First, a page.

In the Name of Cohesion based on a Common Historical Past, Principles and Shared Experiences
J. Martins e Silva
Chairman of the General Assembly of AAAFML
On the occasion of the swearing in of the members of the governing bodies of the Alumni Association of the Faculty of Medicine of Lisbon (AAAFML) for the three-year period that is now beginning, the Faculty Director Professor Fernandes e Fernandes invited me to write a brief note about the event for this Newsletter, which I do with pleasure.
As I reflected about the topic, I remembered to read what I had written, then as Director of FML, in the editorial of the first issue of the Journal Alumni Forum published in the autumn of 2000. I was surprised to see that I could publish that piece again today without its content becoming out of date. Therefore, I decided to pick up on the content of two paragraphs of the aforesaid editorial as the core point of the present text.
In the first paragraph, I advocated the importance of the new publication, “which will bring us together in close contact, regardless of the distance separating us and of where we are”. In the second, I predicted that “the creation of the AAA will also give us the strength of reason due to the union it fosters, and which will be necessary to resist the degradation of the core values of medicine and, additionally, to enable a sustained evolution at the highest levels of human and professional achievements.” Taken together, both excerpts intended to underline the importance of the union between older and new medical graduates from the same institution, FML.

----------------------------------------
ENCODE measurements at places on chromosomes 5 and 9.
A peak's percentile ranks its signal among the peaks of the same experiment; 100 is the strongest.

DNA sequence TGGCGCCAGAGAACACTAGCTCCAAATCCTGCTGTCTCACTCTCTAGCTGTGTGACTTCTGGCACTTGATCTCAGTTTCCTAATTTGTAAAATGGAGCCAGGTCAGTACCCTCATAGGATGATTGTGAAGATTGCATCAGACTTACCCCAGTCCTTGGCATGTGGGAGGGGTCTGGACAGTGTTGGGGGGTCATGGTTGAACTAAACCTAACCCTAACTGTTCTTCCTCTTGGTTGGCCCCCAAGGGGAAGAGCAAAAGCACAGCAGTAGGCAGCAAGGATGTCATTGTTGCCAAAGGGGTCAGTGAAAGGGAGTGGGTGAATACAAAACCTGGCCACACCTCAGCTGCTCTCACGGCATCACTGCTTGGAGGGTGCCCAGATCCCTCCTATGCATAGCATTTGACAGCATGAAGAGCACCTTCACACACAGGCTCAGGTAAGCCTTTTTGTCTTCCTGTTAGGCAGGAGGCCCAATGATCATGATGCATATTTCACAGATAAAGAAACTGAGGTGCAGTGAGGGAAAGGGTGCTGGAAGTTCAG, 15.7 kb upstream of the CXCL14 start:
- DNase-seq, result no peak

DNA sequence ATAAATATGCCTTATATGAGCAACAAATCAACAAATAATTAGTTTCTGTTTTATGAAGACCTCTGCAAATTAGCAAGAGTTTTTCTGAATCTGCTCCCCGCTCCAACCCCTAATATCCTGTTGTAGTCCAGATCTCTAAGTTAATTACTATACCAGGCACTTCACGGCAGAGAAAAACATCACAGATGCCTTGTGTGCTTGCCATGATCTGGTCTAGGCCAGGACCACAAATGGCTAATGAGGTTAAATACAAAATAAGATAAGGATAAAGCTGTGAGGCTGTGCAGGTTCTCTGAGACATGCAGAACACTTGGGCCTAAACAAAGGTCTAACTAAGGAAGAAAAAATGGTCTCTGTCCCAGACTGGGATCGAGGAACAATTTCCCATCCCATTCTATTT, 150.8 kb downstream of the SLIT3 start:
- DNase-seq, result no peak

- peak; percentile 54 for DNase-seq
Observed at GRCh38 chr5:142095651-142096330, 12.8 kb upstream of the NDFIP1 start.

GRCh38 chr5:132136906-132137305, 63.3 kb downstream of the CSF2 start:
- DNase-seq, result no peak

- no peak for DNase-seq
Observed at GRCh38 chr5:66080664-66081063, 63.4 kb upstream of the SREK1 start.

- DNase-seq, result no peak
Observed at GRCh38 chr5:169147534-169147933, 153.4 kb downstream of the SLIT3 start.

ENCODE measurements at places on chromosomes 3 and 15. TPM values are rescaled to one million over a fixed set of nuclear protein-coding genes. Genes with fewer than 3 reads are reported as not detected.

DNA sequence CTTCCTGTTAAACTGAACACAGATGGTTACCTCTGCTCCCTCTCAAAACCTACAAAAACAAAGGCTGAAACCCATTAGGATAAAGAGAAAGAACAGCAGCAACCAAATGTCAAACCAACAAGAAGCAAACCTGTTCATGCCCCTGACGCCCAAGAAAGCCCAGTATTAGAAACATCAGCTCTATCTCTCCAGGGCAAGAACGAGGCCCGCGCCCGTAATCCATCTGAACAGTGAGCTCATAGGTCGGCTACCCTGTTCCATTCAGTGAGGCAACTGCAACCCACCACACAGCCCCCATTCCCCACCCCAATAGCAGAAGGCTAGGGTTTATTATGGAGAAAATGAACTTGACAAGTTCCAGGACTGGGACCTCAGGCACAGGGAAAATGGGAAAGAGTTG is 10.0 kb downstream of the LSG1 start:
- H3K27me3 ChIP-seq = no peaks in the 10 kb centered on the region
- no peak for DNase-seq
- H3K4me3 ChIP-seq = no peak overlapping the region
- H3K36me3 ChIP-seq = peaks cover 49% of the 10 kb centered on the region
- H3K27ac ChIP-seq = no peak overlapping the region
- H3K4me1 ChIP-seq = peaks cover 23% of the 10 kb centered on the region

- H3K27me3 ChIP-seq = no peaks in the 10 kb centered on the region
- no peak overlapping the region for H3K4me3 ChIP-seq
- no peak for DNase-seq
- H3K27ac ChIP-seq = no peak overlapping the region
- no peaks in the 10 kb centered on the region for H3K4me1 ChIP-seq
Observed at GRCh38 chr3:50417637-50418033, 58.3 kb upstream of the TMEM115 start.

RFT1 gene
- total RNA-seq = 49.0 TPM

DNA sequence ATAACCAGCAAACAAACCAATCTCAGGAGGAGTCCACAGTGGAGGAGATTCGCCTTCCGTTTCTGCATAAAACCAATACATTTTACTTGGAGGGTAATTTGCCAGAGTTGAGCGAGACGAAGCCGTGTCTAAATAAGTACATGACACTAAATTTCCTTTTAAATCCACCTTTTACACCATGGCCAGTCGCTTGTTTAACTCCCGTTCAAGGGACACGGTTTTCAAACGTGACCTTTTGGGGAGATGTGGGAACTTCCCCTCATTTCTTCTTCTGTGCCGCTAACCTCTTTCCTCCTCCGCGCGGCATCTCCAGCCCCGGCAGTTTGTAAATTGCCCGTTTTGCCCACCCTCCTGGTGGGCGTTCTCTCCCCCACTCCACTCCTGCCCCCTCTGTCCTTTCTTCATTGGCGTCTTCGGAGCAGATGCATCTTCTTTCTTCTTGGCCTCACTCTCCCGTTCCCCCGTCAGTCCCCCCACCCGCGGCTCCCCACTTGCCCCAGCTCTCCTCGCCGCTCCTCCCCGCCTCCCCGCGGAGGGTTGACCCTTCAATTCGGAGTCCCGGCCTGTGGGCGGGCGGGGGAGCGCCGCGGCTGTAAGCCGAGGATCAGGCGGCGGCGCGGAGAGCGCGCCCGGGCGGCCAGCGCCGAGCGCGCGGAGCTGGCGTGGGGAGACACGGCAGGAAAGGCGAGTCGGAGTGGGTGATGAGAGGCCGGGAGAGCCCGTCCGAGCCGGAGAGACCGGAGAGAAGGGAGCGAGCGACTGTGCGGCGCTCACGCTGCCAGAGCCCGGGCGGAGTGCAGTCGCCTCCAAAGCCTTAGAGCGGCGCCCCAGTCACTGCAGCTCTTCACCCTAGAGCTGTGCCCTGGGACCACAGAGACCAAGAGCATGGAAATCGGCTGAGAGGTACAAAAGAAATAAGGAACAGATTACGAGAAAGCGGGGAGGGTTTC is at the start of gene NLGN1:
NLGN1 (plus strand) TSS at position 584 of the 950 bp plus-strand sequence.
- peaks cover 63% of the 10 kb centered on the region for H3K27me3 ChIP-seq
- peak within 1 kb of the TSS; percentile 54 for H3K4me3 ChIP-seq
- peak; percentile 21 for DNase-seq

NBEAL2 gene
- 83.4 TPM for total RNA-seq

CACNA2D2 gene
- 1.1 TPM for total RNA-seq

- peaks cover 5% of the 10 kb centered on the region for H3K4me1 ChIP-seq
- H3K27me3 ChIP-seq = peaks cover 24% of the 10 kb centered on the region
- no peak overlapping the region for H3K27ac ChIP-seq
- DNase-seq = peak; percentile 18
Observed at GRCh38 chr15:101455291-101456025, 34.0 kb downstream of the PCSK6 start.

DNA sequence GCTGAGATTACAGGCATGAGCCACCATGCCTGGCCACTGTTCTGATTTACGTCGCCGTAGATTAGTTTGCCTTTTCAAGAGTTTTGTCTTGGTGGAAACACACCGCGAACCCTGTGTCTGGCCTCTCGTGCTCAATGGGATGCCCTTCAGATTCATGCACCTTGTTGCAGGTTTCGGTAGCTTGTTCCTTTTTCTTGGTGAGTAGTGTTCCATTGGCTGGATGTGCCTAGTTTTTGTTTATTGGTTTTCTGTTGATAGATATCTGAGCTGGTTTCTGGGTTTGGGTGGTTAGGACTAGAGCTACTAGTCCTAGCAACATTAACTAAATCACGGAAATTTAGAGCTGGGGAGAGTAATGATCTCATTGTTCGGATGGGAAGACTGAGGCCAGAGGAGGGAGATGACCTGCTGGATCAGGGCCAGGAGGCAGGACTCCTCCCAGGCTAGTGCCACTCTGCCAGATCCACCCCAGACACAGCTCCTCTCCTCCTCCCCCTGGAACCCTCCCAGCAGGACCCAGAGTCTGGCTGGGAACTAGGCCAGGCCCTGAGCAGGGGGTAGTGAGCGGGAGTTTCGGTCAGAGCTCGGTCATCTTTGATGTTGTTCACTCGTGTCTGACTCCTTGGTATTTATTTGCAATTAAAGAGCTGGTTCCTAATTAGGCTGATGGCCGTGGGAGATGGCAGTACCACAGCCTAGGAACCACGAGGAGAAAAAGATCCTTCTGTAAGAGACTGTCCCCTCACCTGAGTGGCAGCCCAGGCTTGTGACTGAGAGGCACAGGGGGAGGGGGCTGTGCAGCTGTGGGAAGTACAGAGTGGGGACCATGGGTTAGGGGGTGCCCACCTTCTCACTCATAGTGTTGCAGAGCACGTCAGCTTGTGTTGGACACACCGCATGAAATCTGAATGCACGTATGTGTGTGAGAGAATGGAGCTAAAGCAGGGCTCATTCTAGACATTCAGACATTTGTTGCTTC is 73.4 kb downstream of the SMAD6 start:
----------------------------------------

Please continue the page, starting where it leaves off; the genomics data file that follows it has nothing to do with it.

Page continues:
Going a bit further, the core of that message must be perceived as an appeal for renewed and continued affections, friendship and emotions experienced during undergraduate medical training between successive generations of those who studied, experienced and shared ideas and objectives for a substantial part of their lives at their Medical School. As I see it, the richness of such experience should not be destroyed or played down by the diversification of professional or private interests, which is part of the path followed by each of the former students of FML. Quite the opposite!
Like the continuum of medical education, where the learning started at faculties of medicine must be pursued throughout a professional career full of pitfalls, as everybody knows only too well, I believe that the experience initiated in the amphitheatres, laboratories and wards of FML should undergo a similar evolution during the postgraduate period and contribute to the so-called “esprit de corps”. More than a common training at the same institution, my desire contemplates fraternity, camaraderie, the awareness of sharing the same mission, the same principles and traditions, and a similar centennial experience. These are the aspects that need to be nurtured.
In this perspective, with the support, will and adherence of doctors graduated at the Faculty of Medicine of the University of Lisbon, the AAAFML will fully address all the challenges and be a factor of cohesion and an enhancer of the qualities, goals, and experiences lived by different generations with a shared identity and principles, thus contributing to the growth and academic and professional prestige of their medical school.